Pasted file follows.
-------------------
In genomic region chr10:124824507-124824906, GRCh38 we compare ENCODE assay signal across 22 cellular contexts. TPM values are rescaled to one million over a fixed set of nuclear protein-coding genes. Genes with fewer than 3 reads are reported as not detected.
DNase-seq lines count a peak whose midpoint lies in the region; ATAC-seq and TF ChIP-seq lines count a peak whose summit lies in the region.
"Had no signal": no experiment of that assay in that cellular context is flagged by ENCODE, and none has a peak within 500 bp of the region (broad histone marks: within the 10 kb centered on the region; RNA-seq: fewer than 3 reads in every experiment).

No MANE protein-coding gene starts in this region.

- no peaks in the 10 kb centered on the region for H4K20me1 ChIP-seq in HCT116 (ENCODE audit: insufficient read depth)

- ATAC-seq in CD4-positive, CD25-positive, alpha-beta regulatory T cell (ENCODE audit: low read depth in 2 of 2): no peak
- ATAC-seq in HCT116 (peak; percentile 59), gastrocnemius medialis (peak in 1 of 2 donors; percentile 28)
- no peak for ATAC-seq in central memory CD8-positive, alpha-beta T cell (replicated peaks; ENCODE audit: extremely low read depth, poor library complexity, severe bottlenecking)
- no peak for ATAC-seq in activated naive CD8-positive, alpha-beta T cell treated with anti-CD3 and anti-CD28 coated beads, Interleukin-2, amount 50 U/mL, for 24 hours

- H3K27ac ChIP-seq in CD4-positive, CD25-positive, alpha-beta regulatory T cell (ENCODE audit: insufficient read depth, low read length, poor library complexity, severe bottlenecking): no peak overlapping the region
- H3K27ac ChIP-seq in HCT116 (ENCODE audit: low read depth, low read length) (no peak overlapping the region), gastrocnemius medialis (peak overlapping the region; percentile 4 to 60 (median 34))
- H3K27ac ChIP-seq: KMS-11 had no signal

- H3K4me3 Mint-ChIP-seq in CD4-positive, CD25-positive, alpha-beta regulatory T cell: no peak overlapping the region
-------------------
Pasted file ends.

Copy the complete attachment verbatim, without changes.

In genomic region chr10:124824507-124824906, GRCh38 we compare ENCODE assay signal across 22 cellular contexts. TPM values are rescaled to one million over a fixed set of nuclear protein-coding genes. Genes with fewer than 3 reads are reported as not detected.
DNase-seq lines count a peak whose midpoint lies in the region; ATAC-seq and TF ChIP-seq lines count a peak whose summit lies in the region.
"Had no signal": no experiment of that assay in that cellular context is flagged by ENCODE, and none has a peak within 500 bp of the region (broad histone marks: within the 10 kb centered on the region; RNA-seq: fewer than 3 reads in every experiment).

No MANE protein-coding gene starts in this region.

- no peaks in the 10 kb centered on the region for H4K20me1 ChIP-seq in HCT116 (ENCODE audit: insufficient read depth)

- ATAC-seq in CD4-positive, CD25-positive, alpha-beta regulatory T cell (ENCODE audit: low read depth in 2 of 2): no peak
- ATAC-seq in HCT116 (peak; percentile 59), gastrocnemius medialis (peak in 1 of 2 donors; percentile 28)
- no peak for ATAC-seq in central memory CD8-positive, alpha-beta T cell (replicated peaks; ENCODE audit: extremely low read depth, poor library complexity, severe bottlenecking)
- no peak for ATAC-seq in activated naive CD8-positive, alpha-beta T cell treated with anti-CD3 and anti-CD28 coated beads, Interleukin-2, amount 50 U/mL, for 24 hours

- H3K27ac ChIP-seq in CD4-positive, CD25-positive, alpha-beta regulatory T cell (ENCODE audit: insufficient read depth, low read length, poor library complexity, severe bottlenecking): no peak overlapping the region
- H3K27ac ChIP-seq in HCT116 (ENCODE audit: low read depth, low read length) (no peak overlapping the region), gastrocnemius medialis (peak overlapping the region; percentile 4 to 60 (median 34))
- H3K27ac ChIP-seq: KMS-11 had no signal

- H3K4me3 Mint-ChIP-seq in CD4-positive, CD25-positive, alpha-beta regulatory T cell: no peak overlapping the region